Megan's Head

A place where Megan gets off her head.

Month: January 2014

Growing up – with Bruce Springsteen

I remember this. Lying on the floor of my friend Selly’s bedroom floor in a Jozi suburb in 1980 (I was 15) and him playing me The River. I didn’t know what a union card was in the song but I imagined his brother’s car, and that drive to the river, and lying on those banks. That was my first date with Springsteen. I bought the double LP and then went backwards in time to catch up.

I remember me and Lance and the endless debate about which Springsteen song was the greatest. I swore for Badlands then, and second Thunder Road, while Lance swore there was nothing ever greater than Born to Run. We agreed that his most under appreciated song was Mary, Queen of Arkansas and we went back to study the lyrics. “I don’t understand how you can hold me so tight, and love me so damn loose”.

I remember this. I remember news that he had married a model and I turned my giant framed poster to face the wall in mourning.

I remember a windy Cape Town night. My ‘varsity boyfriend Nick and I drove his mom’s bakkie to the Goodwood showgrounds for some fair. We got out and the sun was setting. We could smell manure. Nick was wearing a checked shirt. Nebraska was playing over the tinny loudspeakers. “Well now, everything dies, baby, that’s a fact
But maybe evrything that dies someday comes back, Put your makeup on, fix your hair up pretty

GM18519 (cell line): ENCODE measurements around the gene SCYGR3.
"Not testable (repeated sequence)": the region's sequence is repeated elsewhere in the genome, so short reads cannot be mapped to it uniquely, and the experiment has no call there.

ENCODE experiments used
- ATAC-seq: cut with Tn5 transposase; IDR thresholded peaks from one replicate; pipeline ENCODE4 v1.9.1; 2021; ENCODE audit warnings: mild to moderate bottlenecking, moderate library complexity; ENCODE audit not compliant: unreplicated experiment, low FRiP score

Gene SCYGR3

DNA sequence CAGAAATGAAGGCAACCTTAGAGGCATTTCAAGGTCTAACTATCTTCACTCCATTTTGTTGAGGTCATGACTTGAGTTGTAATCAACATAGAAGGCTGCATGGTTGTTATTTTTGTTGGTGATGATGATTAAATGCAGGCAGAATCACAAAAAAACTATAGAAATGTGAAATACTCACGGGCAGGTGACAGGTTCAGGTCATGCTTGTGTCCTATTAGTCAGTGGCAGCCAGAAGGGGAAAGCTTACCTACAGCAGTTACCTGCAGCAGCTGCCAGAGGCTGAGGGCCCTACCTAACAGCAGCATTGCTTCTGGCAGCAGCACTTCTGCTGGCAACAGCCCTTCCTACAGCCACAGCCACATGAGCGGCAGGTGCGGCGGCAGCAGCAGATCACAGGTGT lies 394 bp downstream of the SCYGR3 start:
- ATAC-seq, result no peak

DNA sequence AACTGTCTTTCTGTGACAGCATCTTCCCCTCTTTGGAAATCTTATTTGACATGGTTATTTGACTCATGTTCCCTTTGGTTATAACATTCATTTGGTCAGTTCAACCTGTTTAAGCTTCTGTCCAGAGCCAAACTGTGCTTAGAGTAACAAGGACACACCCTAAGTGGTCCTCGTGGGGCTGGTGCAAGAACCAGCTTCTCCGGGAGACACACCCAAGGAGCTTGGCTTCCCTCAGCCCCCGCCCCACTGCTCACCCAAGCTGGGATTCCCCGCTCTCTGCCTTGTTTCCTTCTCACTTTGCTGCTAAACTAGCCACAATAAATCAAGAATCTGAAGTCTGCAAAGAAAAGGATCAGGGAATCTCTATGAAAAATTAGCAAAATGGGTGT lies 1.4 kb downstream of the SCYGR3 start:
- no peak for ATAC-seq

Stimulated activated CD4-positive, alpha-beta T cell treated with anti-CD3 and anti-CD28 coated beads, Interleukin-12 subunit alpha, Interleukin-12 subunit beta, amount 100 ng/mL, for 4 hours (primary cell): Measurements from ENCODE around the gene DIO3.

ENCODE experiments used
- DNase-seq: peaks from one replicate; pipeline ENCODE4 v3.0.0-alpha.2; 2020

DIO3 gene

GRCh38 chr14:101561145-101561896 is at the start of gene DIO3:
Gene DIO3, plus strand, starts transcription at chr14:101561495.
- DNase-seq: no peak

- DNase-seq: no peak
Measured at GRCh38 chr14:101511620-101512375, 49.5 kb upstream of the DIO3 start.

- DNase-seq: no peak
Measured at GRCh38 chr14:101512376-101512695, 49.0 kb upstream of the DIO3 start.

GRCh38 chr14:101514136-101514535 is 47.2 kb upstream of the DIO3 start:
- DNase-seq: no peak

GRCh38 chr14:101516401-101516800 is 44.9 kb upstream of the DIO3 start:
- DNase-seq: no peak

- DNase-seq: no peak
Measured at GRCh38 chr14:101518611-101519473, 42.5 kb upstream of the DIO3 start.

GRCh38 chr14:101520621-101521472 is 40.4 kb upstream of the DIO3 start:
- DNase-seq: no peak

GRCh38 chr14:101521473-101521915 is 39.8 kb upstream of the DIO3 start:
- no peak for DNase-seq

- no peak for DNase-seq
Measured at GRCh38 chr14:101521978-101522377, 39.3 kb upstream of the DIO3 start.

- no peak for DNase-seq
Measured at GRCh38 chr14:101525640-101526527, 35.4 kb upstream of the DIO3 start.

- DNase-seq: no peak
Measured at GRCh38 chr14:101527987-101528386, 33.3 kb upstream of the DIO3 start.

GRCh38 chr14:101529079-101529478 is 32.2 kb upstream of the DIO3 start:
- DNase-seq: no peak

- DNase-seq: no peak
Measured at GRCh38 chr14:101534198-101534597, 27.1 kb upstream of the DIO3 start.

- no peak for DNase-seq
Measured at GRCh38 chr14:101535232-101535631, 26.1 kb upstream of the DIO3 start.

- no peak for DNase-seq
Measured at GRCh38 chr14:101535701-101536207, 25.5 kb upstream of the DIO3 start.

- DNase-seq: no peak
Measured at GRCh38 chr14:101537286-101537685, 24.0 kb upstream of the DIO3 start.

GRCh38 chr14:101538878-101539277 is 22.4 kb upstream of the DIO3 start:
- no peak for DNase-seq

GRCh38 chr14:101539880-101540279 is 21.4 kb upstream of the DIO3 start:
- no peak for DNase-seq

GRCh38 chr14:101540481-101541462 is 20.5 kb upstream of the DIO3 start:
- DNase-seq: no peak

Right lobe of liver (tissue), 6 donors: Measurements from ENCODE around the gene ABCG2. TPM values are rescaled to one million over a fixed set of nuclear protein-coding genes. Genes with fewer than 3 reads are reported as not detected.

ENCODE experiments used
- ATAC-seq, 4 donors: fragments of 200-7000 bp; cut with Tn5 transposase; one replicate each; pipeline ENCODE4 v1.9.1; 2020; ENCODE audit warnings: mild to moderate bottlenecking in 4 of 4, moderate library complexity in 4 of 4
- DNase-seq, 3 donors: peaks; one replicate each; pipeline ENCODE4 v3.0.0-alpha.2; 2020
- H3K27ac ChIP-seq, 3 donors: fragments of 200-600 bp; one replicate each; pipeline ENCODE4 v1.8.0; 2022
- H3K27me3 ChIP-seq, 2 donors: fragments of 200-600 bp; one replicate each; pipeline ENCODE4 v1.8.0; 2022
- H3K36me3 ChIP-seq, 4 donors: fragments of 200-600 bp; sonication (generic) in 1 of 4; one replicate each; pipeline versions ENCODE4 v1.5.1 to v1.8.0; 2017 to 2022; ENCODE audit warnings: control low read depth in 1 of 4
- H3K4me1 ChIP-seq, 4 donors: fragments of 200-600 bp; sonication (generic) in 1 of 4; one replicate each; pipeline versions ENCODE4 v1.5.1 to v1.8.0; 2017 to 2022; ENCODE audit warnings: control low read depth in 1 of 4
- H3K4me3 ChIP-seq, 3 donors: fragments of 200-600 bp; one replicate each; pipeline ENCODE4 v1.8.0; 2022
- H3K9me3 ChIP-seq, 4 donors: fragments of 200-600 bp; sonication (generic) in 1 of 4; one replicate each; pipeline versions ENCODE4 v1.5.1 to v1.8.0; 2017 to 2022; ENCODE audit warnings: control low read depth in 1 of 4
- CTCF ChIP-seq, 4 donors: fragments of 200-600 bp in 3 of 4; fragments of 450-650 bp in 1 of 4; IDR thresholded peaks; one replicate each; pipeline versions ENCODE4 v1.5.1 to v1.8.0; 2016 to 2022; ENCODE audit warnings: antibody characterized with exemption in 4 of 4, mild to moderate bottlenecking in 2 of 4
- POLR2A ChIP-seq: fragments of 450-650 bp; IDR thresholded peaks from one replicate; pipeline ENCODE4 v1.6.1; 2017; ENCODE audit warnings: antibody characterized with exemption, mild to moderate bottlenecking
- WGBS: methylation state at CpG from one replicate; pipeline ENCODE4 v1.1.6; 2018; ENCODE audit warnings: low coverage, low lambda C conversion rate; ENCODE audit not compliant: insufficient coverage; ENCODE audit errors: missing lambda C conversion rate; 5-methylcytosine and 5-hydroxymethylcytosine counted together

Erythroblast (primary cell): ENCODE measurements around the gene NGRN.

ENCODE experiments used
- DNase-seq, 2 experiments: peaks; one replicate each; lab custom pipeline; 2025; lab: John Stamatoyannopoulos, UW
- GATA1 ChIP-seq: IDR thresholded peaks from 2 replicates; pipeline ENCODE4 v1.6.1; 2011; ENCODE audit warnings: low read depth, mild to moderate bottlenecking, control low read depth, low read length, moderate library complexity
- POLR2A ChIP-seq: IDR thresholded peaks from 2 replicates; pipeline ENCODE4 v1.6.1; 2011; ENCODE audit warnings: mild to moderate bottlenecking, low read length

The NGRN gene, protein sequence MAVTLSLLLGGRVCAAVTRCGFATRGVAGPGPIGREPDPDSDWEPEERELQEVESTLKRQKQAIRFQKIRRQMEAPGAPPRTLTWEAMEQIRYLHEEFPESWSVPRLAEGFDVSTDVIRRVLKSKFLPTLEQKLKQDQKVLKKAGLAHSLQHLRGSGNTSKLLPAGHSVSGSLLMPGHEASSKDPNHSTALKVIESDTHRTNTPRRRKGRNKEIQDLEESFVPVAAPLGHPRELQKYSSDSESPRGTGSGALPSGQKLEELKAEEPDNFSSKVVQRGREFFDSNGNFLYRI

And meet me tonight in Atlantic city”.

I remember this. Making forever friends with Robyn and us screaming the lyrics of No Surrender “Blood Brothers in the stormy night, with a vow to defend, No retreat no surrender”. I remember her singing perfectly “Through the wind, through the snow, through the rain, you got my, my love, oh girl you’ve got my Loooooove, heart and soul”, from the bootlegged live show of Drive All Night that we had on cassette and finally on vinyl too. “When I lost you honey, sometimes I think I lost my guts too.” By then I was in a relationship with Springsteen.

I remember this. My longest friend Mark Austin buying me the box set of Springsteen Live 1975-1985 and it being my treasure. I still have it, tattered but beautiful, today.

photo

I remember the drive in another bakkie in 1988 and an all night wait at the Beit Bridge border to the best day of my life Amnesty International concert where I loved Springsteen with 70 000 other Africans. I remember his speech, and his black jeans and waistcoat, and twisting and shouting into the Harare night.

I remember feeling almost dead and broken hearted after a big love ended and having an anonymous friend post this in the Mail and Gaurdian, to me. “Show a little faith, there’s magic in the night”.

I remember this. My first date with Big Friendly. I had just fallen in love with Worlds Apart. I was about to fall in love with Big Friendly. I was singing “Sometimes the truth just ain’t enough, Or is it too much in times like this
Let’s throw the truth away we’ll find it in this kiss, In your skin upon my skin in the beating of our hearts,
May the living let us in before the dead tear us apart”.

I remember Heather and Mark singing to Big Friendly and I as we got married and walked through the trees, “Now there’s a beautiful river in the valley ahead, There neath the oaks bough soon we will be wed, Should we lose each other in the shadow of the evening trees, I’ll wait for you, And should I fall behind, Wait for me, Darlin I’ll wait for you…”.

There is more. So much more. I made Candy’s Room for you. I was Crazy Janey. I was on Fire. I sat at the campfire light and waited for the ghost of Tom Joad. I ran on the Backsteets. I blew away the lies that left us nothing but lost and broken hearted. I stood in the Working Line. I went with you down the Tunnel of Love. I entered Lucky Town and even played Roulette.

I love you Bruce. You grew me up and made me love words and music and men and other people.

 

Improving Everything